A top Georgia prosecutor is reportedly considering whether to open a criminal investigation into President Donald Trump's alleged "attempts to overturn the results of the state's 2020 election," the New York Times reported. In fact, the Times reported that a criminal probe into Trump has become "increasingly likely."
According to the report, the central concern of a possible investigation would be Trump's call to Georgia Secretary of State Brad Raffensperger (R) earlier this month in which Trump allegedly demanded that Georgia officials overturn Joe Biden's victory there.
The controversial phone call was cited in the new article of impeachment against Trump, which House Democrats passed this week.
From the New York Times:
The new Fulton County district attorney, Fani Willis, is already weighing whether to proceed, and among the options she is considering is the hiring of a special assistant from outside to oversee the investigation, according to people familiar with her office's deliberations.
At the same time, David Worley, the lone Democrat on Georgia's five-member election board, said this week that he would ask the board to make a referral to the Fulton County district attorney by next month.
Although Trump's supporters have defended his call with Raffensperger, others have claimed the call is evidence that Trump committed a crime.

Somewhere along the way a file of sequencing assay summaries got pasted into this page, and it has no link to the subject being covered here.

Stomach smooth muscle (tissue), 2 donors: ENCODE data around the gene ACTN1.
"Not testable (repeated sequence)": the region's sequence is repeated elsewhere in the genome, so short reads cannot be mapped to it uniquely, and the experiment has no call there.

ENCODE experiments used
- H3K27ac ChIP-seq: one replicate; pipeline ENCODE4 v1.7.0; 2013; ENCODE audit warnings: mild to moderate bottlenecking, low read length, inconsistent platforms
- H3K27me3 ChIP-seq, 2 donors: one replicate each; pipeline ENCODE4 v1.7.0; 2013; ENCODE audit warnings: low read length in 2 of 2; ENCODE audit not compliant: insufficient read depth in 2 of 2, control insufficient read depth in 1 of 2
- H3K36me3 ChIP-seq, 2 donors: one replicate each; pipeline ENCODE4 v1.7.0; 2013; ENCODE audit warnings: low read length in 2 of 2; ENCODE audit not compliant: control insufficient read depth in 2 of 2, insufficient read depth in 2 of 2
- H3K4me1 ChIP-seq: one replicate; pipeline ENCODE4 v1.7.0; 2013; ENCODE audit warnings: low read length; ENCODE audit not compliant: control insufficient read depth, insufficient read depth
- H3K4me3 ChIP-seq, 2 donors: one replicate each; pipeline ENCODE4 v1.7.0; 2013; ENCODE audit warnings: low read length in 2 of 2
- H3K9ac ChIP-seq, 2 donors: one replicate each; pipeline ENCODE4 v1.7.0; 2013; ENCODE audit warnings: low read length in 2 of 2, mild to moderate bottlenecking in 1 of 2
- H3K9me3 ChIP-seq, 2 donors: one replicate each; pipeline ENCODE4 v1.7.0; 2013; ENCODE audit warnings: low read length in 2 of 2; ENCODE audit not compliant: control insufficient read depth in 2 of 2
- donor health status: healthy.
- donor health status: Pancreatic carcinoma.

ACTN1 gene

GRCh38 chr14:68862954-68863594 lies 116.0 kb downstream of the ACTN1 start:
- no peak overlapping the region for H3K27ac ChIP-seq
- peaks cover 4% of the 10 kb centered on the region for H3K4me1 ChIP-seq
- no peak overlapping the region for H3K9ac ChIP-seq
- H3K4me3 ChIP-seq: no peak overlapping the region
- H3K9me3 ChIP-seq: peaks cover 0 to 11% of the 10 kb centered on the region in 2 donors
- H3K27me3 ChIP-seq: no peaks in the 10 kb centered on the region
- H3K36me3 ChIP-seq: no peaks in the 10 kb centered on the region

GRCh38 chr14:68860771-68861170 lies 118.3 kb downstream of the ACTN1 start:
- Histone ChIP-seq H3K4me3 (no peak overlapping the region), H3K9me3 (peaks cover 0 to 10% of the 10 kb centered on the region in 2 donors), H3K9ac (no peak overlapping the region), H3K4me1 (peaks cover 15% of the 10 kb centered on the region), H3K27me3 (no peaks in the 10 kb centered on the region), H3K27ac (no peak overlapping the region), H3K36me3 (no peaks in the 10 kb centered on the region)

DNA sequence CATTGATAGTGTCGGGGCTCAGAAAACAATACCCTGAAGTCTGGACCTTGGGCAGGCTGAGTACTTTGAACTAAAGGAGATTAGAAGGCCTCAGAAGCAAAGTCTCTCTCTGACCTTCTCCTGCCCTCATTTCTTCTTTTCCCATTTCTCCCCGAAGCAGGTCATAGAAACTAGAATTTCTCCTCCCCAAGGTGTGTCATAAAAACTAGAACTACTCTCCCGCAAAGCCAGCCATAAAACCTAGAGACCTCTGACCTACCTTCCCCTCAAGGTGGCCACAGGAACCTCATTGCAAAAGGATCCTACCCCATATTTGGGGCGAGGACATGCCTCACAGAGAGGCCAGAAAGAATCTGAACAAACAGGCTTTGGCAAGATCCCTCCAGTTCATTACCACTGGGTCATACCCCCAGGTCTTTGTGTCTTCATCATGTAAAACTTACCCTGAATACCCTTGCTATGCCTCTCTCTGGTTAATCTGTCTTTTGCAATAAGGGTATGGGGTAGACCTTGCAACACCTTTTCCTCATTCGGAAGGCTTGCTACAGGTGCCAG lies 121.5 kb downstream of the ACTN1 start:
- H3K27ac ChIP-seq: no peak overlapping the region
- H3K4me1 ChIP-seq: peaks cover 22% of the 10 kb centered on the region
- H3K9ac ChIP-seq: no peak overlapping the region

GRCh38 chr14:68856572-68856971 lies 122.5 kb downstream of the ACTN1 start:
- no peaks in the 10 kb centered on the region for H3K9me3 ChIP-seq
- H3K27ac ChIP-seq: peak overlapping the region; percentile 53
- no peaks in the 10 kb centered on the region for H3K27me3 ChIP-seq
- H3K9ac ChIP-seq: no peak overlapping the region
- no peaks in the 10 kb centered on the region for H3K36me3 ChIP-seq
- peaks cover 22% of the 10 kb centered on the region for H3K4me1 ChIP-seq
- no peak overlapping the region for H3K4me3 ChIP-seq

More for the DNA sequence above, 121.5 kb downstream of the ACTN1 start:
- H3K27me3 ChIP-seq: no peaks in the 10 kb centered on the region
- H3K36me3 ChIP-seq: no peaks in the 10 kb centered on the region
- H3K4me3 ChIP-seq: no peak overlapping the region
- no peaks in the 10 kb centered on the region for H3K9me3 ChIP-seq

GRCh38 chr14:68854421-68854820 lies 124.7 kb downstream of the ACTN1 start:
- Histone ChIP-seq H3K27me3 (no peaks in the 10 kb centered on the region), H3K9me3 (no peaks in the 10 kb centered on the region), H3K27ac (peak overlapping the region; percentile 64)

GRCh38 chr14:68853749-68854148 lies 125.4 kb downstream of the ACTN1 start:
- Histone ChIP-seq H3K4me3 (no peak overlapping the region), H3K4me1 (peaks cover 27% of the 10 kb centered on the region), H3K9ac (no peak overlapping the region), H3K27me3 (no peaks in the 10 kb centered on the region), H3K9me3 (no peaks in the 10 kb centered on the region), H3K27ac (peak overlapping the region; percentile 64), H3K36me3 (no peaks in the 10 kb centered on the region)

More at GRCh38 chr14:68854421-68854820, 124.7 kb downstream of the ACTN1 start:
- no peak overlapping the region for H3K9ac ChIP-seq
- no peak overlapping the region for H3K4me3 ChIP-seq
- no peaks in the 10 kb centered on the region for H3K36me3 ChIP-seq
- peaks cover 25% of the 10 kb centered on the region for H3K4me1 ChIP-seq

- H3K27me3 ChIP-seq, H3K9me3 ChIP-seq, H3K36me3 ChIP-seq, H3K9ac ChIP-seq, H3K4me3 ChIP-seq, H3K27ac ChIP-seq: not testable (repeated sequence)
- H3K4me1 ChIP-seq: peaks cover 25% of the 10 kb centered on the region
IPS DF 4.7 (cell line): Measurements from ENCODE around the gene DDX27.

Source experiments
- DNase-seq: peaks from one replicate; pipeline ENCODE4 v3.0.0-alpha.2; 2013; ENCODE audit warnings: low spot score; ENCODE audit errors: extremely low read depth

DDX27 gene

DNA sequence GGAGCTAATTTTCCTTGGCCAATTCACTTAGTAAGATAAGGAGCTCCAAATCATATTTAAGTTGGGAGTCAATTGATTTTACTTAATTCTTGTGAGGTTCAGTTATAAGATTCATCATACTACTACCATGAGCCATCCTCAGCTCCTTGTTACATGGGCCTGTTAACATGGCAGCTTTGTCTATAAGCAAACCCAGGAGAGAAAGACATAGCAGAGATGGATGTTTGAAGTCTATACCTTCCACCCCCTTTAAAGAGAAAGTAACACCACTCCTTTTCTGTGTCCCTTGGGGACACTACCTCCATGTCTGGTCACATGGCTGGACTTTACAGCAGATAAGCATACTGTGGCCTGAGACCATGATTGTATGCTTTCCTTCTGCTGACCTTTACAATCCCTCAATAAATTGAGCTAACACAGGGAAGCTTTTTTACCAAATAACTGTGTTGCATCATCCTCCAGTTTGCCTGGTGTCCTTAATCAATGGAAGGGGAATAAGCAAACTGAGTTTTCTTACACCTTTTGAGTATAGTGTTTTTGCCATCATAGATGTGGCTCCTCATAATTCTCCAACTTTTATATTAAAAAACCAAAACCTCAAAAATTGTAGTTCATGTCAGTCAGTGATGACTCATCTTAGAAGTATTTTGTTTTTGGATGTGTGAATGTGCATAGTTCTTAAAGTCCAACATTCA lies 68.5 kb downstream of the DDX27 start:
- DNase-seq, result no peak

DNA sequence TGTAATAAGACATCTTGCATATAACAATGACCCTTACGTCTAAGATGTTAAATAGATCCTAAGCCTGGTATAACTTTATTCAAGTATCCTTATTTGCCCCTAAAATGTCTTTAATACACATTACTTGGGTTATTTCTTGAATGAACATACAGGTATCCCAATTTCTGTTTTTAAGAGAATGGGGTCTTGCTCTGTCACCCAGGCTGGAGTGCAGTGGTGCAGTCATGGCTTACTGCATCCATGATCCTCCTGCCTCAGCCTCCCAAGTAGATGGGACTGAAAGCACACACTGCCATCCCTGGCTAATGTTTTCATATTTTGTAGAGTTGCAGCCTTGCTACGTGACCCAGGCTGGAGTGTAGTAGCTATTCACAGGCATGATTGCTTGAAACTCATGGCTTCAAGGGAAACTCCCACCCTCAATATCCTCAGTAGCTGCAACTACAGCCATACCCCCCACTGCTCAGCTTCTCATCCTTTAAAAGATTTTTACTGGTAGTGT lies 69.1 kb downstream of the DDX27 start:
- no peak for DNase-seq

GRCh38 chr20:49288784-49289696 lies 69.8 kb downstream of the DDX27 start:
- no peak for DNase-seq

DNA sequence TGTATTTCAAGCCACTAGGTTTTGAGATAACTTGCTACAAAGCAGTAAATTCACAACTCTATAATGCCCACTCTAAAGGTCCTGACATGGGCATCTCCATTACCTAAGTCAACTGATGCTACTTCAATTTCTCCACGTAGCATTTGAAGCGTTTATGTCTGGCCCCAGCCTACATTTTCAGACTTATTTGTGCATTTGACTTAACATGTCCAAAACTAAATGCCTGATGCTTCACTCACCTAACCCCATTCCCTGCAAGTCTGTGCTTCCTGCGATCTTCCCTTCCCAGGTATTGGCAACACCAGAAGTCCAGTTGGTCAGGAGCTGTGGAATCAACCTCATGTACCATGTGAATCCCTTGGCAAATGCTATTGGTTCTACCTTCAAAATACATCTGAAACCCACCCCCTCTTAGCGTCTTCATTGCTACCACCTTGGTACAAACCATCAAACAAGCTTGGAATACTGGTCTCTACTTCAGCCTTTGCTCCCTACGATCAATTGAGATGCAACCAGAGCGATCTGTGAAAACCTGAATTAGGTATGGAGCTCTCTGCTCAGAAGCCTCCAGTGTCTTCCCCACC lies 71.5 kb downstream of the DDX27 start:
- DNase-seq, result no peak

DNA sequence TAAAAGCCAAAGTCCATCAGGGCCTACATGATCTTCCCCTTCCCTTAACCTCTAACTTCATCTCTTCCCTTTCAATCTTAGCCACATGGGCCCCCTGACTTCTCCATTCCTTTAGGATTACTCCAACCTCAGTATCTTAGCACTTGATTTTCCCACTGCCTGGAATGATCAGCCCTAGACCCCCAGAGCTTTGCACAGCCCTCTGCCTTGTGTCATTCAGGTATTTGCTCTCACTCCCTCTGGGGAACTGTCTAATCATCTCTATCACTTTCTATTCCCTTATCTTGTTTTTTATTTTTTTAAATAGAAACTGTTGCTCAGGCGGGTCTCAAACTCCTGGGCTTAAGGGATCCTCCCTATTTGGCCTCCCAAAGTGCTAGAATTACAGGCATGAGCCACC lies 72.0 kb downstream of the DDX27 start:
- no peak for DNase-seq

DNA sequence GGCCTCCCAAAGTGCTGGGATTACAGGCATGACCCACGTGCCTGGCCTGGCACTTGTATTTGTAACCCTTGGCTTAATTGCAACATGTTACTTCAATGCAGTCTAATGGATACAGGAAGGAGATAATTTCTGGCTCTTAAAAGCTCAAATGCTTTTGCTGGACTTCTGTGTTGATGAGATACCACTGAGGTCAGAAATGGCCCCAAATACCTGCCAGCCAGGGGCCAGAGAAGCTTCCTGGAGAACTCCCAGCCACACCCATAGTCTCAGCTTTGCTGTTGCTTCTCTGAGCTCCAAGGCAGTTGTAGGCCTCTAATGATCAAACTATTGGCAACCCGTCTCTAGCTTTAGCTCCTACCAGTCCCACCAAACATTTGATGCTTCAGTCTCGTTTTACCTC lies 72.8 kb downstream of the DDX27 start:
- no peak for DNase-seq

In fact, Slate claimed that Trump broke federal and state laws, citing one federal law that prohibits one from "knowingly and willfully...attempts to deprive or defraud the residents of a State of a fair and impartially conducted election process, by...the procurement, casting, or tabulation of ballots that are known by the person to be materially false, fictitious, or fraudulent under the laws of the State in which the election is held."
Indeed, a former U.S. Attorney in Georgia, Michael J. Moore, told the Times that, in his legal opinion, there was "a clear attempt to influence the conduct of the secretary of state, and to commit election fraud, or to solicit the commission of election fraud" by Trump in his phone conversation with Raffensperger.
"If you took the fact out that he is the president of the United States and look at the conduct of the call, it tracks the communication you might see in any drug case or organized crime case," Moore explained. "It's full of threatening undertone and strong-arm tactics."
What about impeachment?
The House voted to impeach Trump for a second time this week, charging him with "incitement of insurrection."
The impeachment article claims Trump's rhetoric about the election, that it was "stolen" or "rigged," incited the deadly violence on the U.S. Capitol on Jan. 6, the same day a joint-session of Congress convened to certify Biden's Electoral College victory.
The impeachment resolution was approved by a vote of 232-197. Every Democrat supported the resolution, and they were joined by 10 Republicans, including Rep. Liz Cheney (R-Wyo.), the third-highest ranking House Republican.